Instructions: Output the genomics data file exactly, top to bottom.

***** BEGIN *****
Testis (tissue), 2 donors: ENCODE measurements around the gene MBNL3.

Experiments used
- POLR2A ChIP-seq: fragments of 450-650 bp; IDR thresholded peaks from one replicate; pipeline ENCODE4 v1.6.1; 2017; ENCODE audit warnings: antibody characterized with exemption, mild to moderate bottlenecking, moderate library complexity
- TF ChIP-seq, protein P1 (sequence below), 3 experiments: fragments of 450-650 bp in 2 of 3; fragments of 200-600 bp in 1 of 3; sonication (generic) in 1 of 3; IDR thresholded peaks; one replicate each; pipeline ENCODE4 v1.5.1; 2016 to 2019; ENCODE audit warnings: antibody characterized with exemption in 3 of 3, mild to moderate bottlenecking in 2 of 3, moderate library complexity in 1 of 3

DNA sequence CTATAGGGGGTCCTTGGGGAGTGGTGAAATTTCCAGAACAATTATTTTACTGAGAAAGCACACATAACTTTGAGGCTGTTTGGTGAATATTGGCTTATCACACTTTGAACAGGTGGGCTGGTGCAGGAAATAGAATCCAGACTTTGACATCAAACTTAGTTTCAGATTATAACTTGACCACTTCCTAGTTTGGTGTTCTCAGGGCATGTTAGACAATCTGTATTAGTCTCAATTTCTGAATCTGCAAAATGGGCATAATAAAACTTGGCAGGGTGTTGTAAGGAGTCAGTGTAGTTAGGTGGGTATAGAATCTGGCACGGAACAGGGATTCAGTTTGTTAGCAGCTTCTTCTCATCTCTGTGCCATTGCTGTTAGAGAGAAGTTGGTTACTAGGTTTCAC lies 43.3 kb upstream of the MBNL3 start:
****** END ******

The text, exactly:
Testis (tissue), 2 donors: ENCODE measurements around the gene MBNL3.

Experiments used
- POLR2A ChIP-seq: fragments of 450-650 bp; IDR thresholded peaks from one replicate; pipeline ENCODE4 v1.6.1; 2017; ENCODE audit warnings: antibody characterized with exemption, mild to moderate bottlenecking, moderate library complexity
- TF ChIP-seq, protein P1 (sequence below), 3 experiments: fragments of 450-650 bp in 2 of 3; fragments of 200-600 bp in 1 of 3; sonication (generic) in 1 of 3; IDR thresholded peaks; one replicate each; pipeline ENCODE4 v1.5.1; 2016 to 2019; ENCODE audit warnings: antibody characterized with exemption in 3 of 3, mild to moderate bottlenecking in 2 of 3, moderate library complexity in 1 of 3

DNA sequence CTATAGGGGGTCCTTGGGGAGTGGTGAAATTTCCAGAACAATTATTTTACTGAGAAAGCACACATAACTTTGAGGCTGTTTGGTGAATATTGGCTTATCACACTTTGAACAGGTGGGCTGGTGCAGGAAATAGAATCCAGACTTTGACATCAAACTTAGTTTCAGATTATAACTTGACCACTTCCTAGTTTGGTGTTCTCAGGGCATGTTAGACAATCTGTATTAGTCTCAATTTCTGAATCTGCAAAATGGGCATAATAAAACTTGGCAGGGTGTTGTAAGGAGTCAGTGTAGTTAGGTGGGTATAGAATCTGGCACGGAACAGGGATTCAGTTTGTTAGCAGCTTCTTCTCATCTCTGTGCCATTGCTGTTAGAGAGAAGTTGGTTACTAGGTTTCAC lies 43.3 kb upstream of the MBNL3 start: